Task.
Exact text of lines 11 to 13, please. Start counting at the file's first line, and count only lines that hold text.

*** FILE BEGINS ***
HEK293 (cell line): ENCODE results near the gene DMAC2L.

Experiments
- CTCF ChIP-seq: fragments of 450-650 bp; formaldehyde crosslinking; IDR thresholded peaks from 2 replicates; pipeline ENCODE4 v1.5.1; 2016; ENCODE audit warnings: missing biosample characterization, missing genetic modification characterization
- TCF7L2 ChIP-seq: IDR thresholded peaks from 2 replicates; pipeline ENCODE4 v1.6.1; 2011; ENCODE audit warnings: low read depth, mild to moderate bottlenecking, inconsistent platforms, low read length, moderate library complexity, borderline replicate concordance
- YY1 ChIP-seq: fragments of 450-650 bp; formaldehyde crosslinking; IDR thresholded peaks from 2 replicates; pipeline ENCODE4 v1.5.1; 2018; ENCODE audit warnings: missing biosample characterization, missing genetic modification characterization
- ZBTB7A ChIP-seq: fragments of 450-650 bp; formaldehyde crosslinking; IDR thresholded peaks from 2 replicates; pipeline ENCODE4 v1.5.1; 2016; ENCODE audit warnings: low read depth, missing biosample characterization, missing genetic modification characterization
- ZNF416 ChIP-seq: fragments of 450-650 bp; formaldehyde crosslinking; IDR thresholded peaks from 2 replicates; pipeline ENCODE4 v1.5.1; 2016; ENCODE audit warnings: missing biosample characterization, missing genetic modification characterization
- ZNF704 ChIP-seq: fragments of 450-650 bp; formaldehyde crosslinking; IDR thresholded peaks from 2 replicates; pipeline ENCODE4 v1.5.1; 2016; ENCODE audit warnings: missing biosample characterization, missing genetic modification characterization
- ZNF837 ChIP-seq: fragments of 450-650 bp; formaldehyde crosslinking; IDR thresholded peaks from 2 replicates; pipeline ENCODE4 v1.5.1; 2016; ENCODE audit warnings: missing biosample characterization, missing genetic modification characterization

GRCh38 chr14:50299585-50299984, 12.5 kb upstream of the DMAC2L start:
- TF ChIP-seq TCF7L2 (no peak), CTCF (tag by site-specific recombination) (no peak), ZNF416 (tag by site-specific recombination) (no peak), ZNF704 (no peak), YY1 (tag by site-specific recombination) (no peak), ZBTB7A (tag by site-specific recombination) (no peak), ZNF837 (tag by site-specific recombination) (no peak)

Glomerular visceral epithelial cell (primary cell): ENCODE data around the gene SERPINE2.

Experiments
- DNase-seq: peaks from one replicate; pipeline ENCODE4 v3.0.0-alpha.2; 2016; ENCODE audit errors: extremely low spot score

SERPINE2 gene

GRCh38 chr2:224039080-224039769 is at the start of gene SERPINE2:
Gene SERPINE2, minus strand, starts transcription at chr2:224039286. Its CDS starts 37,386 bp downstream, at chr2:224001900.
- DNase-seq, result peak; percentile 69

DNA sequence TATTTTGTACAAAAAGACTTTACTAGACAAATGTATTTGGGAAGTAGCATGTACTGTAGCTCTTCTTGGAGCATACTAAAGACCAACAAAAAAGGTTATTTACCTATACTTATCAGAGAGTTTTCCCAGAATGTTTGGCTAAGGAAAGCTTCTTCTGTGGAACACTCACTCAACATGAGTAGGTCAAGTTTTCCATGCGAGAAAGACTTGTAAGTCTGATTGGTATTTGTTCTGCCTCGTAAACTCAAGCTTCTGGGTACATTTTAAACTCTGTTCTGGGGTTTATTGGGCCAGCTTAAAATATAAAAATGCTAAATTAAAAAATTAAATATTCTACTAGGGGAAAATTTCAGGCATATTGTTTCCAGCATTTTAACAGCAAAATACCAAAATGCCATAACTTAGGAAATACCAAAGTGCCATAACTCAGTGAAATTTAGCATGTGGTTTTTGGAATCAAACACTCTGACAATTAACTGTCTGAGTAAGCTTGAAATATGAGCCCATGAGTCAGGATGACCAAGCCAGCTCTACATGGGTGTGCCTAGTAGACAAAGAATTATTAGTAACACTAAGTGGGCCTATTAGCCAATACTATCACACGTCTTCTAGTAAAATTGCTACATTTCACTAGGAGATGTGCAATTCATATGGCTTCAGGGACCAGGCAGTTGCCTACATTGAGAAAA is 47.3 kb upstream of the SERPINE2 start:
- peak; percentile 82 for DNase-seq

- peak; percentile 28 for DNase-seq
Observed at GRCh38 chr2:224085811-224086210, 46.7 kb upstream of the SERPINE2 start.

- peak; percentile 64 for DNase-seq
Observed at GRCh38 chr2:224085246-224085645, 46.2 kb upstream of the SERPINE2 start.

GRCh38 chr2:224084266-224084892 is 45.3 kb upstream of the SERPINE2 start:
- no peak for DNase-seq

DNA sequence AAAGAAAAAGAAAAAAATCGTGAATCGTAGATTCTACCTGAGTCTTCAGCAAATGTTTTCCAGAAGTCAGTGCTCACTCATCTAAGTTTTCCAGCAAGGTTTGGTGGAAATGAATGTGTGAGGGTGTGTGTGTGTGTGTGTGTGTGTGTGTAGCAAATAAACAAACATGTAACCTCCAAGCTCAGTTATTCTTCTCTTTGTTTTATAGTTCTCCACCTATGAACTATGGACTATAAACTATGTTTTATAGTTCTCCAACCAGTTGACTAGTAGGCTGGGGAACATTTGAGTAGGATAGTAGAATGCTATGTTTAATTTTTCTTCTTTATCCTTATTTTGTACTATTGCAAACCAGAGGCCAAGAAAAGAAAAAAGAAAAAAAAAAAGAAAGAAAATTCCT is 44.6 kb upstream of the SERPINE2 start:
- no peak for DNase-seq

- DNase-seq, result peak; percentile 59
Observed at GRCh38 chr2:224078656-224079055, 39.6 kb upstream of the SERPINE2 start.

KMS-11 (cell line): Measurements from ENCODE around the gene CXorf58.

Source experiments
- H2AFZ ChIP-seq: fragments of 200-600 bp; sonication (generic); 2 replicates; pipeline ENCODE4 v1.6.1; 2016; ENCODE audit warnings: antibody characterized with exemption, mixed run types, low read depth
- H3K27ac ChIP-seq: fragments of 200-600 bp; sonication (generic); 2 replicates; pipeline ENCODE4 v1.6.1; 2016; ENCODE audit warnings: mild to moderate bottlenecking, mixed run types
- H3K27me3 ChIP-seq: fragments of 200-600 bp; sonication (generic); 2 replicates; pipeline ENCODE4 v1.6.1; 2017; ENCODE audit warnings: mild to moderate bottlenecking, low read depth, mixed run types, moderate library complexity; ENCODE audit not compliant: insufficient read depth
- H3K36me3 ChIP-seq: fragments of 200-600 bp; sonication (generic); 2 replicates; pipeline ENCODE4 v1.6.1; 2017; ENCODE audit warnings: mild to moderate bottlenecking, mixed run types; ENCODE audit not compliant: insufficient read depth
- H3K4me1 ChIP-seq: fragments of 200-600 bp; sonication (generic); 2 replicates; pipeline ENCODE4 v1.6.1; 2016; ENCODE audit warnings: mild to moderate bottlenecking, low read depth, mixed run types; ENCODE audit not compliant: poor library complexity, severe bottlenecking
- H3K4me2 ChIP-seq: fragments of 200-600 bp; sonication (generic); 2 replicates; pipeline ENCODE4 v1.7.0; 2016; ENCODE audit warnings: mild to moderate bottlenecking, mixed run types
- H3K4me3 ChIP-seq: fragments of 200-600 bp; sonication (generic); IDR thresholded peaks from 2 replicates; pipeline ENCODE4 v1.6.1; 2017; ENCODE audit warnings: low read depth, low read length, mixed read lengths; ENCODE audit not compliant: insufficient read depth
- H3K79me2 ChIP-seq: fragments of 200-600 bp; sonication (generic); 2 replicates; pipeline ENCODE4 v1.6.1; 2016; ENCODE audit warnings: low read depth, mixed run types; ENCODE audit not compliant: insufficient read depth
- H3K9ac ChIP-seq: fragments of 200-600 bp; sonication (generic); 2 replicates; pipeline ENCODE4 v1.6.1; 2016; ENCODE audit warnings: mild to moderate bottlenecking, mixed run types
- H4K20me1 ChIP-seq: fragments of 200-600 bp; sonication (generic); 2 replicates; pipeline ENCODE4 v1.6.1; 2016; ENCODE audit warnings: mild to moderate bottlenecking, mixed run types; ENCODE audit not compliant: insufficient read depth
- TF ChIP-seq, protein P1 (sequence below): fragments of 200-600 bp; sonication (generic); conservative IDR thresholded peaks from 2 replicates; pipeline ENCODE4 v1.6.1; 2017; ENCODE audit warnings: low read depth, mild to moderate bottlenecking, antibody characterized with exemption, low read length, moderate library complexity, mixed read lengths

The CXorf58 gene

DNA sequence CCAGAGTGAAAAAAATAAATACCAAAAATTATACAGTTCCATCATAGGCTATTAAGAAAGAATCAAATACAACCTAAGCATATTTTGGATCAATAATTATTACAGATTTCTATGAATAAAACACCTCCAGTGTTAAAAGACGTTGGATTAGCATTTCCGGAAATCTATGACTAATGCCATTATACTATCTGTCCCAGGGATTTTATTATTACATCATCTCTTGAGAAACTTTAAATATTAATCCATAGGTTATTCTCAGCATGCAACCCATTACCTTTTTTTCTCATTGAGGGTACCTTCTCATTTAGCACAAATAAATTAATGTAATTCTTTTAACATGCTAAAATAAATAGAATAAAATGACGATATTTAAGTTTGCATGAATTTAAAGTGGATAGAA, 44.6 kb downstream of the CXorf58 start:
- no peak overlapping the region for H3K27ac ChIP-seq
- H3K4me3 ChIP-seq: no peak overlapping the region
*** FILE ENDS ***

- TF ChIP-seq TCF7L2 (no peak), CTCF (tag by site-specific recombination) (no peak), ZNF416 (tag by site-specific recombination) (no peak), ZNF704 (no peak), YY1 (tag by site-specific recombination) (no peak), ZBTB7A (tag by site-specific recombination) (no peak), ZNF837 (tag by site-specific recombination) (no peak)

Glomerular visceral epithelial cell (primary cell): ENCODE data around the gene SERPINE2.

Experiments